HP Middle East expects half of its enterprise business next year to be focused on companies consolidating their information technology (IT) systems to improve efficiencies and cut costs, with particular focus being put on how they run their internal data centres.

Although it expects IT budgets in 2011 to remain in line with 2010 levels, HP says there will be a big push towards virtualisation, as companies pull together disparate systems running on different servers.  The benefit for medium and large organisations is that if they have multiple data centres scattered across various locations or countries, these can be consolidated into one location, reducing the cost and complexity of managing their data and the amount of hardware they have to buy and maintain.

“Companies are starting to spend, and move on some projects that they had put on hold. The biggest spend [next year] will be on data centre consolidation and infrastructure conversions,” said Eyad Shihabi, Managing Director and Enterprise Business Lead HP Middle East.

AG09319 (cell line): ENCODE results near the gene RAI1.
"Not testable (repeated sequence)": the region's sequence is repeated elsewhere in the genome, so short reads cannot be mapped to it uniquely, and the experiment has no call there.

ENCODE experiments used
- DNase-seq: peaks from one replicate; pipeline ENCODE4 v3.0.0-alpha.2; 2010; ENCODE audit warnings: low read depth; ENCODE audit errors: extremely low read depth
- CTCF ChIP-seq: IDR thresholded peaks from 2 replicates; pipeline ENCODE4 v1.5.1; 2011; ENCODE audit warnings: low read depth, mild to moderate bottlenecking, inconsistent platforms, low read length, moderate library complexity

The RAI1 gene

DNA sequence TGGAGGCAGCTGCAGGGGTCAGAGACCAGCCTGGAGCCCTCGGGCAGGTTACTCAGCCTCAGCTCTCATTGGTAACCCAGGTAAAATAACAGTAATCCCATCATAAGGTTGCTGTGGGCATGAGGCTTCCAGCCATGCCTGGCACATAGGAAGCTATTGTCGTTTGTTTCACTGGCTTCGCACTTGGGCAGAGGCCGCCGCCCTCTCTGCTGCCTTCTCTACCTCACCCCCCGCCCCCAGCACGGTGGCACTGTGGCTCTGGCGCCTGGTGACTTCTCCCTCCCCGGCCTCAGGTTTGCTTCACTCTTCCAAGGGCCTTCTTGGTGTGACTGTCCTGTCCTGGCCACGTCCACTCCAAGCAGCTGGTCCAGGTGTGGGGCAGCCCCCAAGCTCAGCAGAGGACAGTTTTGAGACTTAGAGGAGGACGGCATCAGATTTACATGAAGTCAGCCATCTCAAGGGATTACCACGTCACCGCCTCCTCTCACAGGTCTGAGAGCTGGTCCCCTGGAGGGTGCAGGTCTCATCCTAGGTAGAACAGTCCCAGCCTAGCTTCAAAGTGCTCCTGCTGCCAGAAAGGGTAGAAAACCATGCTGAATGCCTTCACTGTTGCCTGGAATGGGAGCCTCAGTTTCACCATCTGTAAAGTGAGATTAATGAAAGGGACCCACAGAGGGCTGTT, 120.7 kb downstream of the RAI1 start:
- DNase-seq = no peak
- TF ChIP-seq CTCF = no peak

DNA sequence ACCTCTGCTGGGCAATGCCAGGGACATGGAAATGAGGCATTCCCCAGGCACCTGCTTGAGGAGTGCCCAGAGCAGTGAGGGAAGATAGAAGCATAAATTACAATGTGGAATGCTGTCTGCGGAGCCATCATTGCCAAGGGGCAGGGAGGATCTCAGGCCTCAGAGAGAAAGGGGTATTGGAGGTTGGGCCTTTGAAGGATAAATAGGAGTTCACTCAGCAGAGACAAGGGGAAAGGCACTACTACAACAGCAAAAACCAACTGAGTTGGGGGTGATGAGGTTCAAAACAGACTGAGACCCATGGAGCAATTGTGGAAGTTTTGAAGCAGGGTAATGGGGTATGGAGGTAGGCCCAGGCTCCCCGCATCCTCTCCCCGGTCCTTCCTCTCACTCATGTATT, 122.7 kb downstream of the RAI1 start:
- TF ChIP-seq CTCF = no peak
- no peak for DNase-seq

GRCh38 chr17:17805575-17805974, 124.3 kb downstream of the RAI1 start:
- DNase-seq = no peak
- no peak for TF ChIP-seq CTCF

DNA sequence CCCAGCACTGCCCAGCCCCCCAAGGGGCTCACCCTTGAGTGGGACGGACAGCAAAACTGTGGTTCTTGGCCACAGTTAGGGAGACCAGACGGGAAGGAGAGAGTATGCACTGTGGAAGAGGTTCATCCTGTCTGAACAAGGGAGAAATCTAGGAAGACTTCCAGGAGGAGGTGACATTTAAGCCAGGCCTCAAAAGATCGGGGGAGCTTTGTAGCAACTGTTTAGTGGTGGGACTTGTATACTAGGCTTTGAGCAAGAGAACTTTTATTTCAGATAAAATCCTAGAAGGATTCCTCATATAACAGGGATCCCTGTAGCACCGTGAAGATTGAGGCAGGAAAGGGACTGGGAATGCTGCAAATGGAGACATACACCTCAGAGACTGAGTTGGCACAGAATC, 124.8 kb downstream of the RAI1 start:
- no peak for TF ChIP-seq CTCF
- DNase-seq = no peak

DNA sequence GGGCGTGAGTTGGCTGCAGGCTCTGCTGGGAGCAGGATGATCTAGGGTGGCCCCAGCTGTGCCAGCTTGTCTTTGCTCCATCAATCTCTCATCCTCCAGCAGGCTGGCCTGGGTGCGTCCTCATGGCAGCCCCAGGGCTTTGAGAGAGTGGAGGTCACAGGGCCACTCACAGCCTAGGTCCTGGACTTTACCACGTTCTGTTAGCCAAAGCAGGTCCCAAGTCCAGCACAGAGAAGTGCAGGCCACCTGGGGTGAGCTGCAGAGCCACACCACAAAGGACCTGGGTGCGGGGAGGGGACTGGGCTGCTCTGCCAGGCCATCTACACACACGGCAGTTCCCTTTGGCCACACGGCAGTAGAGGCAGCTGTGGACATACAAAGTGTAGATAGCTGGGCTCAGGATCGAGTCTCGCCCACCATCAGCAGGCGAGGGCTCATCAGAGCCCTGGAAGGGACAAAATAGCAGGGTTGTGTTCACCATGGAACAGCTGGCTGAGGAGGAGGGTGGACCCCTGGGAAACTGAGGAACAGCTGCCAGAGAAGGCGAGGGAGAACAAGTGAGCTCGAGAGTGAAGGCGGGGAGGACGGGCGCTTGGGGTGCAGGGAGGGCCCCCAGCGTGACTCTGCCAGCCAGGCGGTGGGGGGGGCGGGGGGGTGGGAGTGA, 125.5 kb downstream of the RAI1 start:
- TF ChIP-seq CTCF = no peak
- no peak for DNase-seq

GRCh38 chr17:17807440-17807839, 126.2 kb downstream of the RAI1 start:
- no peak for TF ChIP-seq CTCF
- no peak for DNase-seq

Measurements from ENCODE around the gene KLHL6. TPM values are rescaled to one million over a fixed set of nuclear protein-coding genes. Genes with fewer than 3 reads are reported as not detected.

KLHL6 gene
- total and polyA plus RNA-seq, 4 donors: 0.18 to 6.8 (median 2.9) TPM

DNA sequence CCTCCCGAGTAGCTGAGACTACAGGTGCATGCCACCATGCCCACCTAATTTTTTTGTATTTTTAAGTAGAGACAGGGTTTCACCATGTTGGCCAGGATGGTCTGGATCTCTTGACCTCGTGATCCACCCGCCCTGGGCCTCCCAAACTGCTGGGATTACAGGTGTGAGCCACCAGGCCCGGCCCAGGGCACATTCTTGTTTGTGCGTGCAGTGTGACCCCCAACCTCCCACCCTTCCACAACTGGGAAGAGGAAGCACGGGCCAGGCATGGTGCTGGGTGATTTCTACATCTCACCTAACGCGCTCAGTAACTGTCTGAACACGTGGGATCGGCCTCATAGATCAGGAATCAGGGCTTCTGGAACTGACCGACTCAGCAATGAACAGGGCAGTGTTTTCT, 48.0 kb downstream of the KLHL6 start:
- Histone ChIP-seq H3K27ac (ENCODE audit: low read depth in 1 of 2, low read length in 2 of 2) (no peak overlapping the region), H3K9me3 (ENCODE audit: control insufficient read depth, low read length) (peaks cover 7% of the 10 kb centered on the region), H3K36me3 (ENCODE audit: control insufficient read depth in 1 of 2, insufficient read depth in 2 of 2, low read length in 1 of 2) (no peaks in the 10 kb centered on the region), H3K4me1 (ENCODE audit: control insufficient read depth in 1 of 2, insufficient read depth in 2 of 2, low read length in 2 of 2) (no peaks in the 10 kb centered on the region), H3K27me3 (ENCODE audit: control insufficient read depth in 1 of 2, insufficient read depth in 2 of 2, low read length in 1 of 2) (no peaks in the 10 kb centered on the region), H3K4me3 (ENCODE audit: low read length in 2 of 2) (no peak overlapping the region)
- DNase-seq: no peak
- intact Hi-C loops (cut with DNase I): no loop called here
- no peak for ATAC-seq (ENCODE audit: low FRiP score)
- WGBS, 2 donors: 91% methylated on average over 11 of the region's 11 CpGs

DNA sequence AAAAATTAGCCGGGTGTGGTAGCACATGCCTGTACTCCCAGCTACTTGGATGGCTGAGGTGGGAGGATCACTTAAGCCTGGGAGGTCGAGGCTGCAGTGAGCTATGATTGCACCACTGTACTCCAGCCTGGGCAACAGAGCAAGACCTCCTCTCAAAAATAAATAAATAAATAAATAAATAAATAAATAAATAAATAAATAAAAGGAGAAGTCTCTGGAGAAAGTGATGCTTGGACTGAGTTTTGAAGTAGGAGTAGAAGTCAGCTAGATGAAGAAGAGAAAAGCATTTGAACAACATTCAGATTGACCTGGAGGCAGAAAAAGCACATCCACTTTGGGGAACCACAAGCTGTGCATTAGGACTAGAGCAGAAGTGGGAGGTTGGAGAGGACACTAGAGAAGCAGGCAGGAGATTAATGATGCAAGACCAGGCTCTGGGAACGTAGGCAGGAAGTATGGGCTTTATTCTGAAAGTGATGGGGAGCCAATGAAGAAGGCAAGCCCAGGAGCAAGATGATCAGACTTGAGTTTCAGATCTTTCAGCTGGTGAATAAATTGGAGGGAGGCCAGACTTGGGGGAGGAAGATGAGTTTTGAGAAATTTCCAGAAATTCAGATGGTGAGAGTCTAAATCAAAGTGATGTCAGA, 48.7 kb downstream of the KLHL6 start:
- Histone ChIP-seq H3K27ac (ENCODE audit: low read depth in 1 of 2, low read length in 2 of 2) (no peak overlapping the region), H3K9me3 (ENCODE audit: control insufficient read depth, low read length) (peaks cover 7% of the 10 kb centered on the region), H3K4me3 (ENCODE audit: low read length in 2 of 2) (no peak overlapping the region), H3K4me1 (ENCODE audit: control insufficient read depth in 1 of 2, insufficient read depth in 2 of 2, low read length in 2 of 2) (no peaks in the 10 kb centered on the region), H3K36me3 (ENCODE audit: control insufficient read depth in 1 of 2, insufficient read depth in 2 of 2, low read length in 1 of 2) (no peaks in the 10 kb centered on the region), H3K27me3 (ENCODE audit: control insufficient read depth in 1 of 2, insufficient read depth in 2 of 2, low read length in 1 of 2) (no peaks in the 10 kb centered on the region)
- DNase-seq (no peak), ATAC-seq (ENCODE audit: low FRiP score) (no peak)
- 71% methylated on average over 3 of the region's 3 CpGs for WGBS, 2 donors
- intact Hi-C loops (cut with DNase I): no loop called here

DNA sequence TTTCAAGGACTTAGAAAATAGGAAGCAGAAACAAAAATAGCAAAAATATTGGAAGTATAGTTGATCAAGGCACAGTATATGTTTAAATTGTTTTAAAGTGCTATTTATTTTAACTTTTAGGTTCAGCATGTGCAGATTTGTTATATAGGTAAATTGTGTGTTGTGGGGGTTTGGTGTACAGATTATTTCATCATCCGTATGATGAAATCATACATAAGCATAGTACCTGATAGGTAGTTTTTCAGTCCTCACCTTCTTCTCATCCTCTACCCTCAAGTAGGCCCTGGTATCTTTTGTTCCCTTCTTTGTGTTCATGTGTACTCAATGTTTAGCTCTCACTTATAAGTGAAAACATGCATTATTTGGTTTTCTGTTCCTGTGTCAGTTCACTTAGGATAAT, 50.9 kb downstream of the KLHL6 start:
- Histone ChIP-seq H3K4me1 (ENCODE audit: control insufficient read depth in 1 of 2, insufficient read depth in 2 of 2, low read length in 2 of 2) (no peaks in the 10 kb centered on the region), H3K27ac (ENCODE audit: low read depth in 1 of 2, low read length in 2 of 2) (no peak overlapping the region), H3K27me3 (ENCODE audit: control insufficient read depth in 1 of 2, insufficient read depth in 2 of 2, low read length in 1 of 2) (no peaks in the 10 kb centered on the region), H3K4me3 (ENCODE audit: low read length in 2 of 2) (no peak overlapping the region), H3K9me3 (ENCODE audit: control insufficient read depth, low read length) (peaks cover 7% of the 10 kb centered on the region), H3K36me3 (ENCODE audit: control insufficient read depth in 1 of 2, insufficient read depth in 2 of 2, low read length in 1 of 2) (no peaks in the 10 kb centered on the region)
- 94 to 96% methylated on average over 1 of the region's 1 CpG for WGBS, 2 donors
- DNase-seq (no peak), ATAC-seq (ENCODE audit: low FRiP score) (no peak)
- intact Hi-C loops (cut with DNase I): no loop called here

This consolidation provides companies with the building blocks to move towards cloud computing – the idea of running systems over the network and adopting an Opex-style, pay as you go utility model to computing, where companies pay for the services they use.

The use of the cloud model is small currently, but Shihabi thinks there will be a small number of success stories in the coming 12 to 18 months, with broader uptake taking two to three years. 

‘What good is the cloud if you don’t know what to use it for? So in the next 12 -18 months, the focus will be on building application models such as software as a service. It will take three years before you see for instance [widespread] storage as a service.’ Industries expected to adopt cloud-based services first include telecoms, the financial sector and governments.

In 2009, HP’s turnover in Europe, Middle East and Africa was $53bn, with the Middle East accounting for a significant portion.